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Policy Change Means Boards Will See Junior Officer Black Marks

By Joseph Low on April 13, 2015

military members walking along the beach

Most officers are familiar with a policy that has been in place since 1997, which masks junior officer evaluation reports once the officer is promoted to captain or chief warrant officer three.  Beginning in early 2015, however, the policy has changed.  Now, when officer evaluation reports are submitted for filing in an officer’s Army Military Human Resources Record (AMHRR), they will be included in the packet that promotion, school, and command boards see when making decisions.

The original purpose of the old policy was to prevent officers from being penalized later in their careers for mediocre ratings or black marks acquired when they were still adjusting to military life.  According to Secretary of the Army John McHugh, however, the change is needed to shift the Army back to its competitive, best-qualified method of selecting officers for promotion.

Supporters of the change say that it will also allow boards to consider officers who showed physical ability, moral fiber, or intellectual capacities during their early careers.  However, opponents are concerned that the policy will also unfairly penalize officers who faced some early troubles, but who have since demonstrated their commitment and skill in the best Army tradition.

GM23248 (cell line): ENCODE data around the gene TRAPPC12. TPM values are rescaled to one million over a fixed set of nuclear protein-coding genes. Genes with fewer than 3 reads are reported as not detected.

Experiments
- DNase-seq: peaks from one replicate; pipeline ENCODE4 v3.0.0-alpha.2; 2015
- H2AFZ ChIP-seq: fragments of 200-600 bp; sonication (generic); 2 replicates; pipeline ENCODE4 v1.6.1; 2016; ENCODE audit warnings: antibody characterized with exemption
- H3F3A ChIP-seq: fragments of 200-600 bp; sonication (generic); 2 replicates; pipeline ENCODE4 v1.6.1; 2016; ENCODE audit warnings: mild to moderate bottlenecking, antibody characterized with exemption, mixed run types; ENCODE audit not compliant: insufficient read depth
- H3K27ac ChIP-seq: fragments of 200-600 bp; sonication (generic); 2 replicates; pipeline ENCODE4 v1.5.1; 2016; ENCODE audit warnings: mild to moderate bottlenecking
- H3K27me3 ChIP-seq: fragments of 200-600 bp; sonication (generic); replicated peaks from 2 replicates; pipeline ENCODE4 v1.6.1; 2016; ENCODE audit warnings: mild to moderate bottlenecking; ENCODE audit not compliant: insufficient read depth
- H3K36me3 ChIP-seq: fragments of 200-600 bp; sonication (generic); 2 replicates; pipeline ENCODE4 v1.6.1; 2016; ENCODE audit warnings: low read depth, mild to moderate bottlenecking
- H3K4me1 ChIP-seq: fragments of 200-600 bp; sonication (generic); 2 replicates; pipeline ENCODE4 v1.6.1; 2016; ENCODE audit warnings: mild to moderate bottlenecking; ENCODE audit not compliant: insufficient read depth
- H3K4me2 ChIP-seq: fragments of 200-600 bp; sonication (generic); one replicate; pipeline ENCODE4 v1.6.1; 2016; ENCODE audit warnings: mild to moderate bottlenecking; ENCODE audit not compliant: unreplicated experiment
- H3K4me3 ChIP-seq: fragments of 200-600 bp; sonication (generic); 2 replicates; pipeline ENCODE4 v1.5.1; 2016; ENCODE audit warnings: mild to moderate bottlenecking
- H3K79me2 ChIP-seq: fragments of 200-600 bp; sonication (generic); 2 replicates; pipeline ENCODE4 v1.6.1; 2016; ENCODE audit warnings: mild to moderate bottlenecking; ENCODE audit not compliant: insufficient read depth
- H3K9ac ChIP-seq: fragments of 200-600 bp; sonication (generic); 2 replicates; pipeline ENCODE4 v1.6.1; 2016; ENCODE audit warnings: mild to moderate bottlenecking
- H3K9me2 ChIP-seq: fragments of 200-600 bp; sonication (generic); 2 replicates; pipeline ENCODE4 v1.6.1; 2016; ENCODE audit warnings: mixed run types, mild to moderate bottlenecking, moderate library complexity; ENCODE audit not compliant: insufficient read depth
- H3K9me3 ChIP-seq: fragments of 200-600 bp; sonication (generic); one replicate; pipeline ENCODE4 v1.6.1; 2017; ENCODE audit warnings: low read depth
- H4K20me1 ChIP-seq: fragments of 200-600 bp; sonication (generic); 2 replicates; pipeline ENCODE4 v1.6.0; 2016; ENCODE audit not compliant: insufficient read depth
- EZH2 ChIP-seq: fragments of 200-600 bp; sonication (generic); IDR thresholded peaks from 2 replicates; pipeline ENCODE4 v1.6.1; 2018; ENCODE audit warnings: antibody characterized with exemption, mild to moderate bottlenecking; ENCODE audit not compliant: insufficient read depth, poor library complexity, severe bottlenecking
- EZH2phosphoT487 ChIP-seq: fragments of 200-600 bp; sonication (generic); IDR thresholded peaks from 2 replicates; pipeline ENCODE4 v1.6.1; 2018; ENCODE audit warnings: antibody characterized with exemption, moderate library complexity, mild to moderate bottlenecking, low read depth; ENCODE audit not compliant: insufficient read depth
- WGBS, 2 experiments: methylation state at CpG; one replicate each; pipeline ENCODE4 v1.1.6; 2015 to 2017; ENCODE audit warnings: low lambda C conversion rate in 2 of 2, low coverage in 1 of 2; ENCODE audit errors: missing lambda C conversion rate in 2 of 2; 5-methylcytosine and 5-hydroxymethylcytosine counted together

Experienced California civilian military defense lawyers like Attorney Joseph H. Low IV have noted the change because certain criminal and other charges may be included in the information that has now been made available to boards.  If you’re concerned about how this new policy or a past infraction might affect your future career, including an upcoming promotion, don’t hesitate to speak to an experienced attorney for more information.

Posted in: Military Defense

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